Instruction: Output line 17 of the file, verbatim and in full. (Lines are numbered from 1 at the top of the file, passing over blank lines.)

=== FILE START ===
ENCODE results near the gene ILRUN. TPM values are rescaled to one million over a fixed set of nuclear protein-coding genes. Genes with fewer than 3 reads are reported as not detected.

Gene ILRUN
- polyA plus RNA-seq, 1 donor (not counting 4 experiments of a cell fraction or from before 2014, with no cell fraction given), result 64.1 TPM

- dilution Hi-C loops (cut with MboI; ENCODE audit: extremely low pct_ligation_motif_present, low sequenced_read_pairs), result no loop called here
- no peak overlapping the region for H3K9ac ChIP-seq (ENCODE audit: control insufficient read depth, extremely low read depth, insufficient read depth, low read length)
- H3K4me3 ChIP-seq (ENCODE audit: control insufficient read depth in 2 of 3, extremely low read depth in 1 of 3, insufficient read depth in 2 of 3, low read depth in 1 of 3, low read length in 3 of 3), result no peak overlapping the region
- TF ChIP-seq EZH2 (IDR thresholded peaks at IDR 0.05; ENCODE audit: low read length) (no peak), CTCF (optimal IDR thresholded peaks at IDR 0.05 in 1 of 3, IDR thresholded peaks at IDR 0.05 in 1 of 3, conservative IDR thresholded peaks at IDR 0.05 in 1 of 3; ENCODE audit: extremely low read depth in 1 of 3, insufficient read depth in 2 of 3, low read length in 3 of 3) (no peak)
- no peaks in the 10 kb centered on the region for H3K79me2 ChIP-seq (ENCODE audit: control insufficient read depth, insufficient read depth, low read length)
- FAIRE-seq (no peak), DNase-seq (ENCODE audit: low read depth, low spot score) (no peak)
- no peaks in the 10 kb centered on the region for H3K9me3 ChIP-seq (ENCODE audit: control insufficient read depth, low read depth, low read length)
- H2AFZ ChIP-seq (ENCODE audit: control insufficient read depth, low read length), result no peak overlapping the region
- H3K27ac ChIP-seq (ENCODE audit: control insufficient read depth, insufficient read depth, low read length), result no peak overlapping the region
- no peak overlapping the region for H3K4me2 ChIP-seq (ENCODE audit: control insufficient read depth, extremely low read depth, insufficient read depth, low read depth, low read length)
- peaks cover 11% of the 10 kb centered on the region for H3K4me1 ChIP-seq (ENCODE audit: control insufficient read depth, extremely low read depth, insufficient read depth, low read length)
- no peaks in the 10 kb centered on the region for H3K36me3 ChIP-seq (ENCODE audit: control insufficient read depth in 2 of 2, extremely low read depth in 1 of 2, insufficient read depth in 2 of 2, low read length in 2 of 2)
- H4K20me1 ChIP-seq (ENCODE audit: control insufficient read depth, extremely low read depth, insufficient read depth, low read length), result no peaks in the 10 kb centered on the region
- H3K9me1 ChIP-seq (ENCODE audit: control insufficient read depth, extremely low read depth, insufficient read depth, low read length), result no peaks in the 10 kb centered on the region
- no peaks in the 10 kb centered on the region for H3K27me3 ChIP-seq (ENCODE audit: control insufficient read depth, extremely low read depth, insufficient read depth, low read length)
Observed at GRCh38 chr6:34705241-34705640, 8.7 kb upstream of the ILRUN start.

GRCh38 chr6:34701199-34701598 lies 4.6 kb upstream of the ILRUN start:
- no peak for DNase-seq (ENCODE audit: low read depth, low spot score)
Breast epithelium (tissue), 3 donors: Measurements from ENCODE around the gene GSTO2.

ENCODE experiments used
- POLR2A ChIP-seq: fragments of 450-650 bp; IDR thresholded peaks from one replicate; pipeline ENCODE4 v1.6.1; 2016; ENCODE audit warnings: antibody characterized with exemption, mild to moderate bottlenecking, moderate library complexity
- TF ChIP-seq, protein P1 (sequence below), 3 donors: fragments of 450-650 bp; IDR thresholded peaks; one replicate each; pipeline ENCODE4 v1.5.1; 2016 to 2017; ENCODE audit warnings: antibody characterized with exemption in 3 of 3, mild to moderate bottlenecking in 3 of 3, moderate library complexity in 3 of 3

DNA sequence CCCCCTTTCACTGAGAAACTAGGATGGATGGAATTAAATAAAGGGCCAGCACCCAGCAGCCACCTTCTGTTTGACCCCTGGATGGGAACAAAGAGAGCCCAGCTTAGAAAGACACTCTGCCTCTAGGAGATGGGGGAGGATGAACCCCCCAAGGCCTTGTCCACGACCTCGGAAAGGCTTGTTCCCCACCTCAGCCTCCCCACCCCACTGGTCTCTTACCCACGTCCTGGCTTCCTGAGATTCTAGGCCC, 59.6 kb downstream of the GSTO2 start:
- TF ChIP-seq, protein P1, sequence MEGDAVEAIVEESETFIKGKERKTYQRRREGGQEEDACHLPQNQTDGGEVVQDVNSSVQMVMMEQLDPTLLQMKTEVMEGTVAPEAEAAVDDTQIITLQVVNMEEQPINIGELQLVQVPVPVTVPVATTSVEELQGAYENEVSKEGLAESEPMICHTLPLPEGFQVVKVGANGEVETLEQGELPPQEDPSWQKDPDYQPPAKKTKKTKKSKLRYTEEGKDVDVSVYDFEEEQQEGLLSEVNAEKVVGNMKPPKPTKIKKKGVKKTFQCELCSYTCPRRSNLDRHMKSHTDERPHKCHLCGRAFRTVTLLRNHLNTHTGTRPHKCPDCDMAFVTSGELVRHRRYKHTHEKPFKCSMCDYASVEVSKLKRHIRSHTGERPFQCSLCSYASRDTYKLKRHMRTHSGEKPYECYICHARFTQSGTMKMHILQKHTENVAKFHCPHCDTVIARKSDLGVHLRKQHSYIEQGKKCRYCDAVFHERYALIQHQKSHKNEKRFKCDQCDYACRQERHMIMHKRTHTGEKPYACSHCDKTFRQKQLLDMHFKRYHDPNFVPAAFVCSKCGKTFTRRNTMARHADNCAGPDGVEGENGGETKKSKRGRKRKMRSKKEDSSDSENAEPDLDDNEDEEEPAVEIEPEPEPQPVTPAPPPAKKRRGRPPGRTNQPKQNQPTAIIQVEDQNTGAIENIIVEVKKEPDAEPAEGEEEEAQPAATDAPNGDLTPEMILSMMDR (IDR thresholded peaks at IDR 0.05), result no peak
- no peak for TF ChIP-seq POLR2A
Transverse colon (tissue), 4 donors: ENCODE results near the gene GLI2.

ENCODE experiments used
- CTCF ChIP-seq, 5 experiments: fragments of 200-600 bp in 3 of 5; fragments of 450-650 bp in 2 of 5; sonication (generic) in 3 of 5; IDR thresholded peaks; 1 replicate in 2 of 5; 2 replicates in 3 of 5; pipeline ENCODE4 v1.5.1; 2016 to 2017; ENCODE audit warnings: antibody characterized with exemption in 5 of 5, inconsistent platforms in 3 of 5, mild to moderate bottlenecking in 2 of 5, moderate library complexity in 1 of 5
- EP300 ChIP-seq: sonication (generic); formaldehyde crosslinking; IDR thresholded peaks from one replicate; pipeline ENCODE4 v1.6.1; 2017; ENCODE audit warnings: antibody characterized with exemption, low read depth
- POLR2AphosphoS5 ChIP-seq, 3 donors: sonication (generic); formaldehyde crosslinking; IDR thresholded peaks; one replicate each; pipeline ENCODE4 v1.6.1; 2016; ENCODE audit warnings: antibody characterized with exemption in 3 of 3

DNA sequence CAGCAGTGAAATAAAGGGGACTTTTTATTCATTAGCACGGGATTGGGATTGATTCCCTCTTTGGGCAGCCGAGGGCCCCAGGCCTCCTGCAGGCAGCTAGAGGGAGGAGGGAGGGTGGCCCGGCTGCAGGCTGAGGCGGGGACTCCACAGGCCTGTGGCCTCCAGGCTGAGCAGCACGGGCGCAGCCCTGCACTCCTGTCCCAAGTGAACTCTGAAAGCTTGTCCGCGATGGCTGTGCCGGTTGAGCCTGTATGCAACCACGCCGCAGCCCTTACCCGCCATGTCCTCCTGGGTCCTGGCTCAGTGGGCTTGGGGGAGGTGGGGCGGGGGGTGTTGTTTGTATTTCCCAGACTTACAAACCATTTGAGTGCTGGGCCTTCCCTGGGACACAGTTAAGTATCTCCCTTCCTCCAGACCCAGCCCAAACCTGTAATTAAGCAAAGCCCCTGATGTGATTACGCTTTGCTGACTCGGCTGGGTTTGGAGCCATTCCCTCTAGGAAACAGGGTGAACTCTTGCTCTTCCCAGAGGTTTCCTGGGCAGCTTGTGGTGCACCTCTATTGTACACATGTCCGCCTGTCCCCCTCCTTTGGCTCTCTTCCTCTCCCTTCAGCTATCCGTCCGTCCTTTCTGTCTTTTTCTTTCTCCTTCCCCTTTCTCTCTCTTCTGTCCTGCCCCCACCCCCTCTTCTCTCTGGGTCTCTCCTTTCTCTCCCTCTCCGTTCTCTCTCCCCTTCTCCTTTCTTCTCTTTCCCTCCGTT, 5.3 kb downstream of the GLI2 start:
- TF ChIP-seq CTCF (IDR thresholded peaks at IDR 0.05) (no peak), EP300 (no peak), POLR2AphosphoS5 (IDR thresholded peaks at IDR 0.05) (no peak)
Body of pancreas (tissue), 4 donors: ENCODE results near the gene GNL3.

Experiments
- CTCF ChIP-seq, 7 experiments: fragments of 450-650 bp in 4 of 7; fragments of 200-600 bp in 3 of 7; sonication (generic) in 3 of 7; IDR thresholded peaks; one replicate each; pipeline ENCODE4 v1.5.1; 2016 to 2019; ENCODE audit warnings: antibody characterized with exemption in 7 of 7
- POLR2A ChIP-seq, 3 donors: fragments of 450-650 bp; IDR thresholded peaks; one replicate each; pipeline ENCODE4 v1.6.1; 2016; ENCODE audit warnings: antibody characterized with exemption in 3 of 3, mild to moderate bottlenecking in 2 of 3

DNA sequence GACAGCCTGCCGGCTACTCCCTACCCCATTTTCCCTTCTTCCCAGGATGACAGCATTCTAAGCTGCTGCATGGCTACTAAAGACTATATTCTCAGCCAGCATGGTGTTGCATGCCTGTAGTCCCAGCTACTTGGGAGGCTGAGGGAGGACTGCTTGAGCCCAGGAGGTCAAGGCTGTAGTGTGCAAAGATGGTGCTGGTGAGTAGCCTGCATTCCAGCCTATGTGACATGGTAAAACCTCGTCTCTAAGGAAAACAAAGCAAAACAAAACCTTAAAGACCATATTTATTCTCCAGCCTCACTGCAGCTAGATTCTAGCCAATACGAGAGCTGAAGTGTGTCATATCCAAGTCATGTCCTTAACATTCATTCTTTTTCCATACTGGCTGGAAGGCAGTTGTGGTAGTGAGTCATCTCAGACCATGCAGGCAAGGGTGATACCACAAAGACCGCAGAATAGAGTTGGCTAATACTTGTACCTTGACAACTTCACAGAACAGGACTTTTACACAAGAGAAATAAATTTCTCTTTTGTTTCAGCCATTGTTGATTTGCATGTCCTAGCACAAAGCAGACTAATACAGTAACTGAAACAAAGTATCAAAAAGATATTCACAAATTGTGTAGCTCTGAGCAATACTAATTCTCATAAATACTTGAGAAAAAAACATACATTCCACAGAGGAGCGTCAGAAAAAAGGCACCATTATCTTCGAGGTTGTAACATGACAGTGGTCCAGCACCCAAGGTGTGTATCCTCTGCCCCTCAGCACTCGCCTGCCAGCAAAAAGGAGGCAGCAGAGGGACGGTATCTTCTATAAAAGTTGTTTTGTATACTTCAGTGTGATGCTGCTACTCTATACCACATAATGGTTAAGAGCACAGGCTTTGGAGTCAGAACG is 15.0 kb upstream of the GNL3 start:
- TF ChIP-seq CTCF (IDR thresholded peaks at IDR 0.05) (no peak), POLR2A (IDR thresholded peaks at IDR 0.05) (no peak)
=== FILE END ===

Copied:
- H3K9me1 ChIP-seq (ENCODE audit: control insufficient read depth, extremely low read depth, insufficient read depth, low read length), result no peaks in the 10 kb centered on the region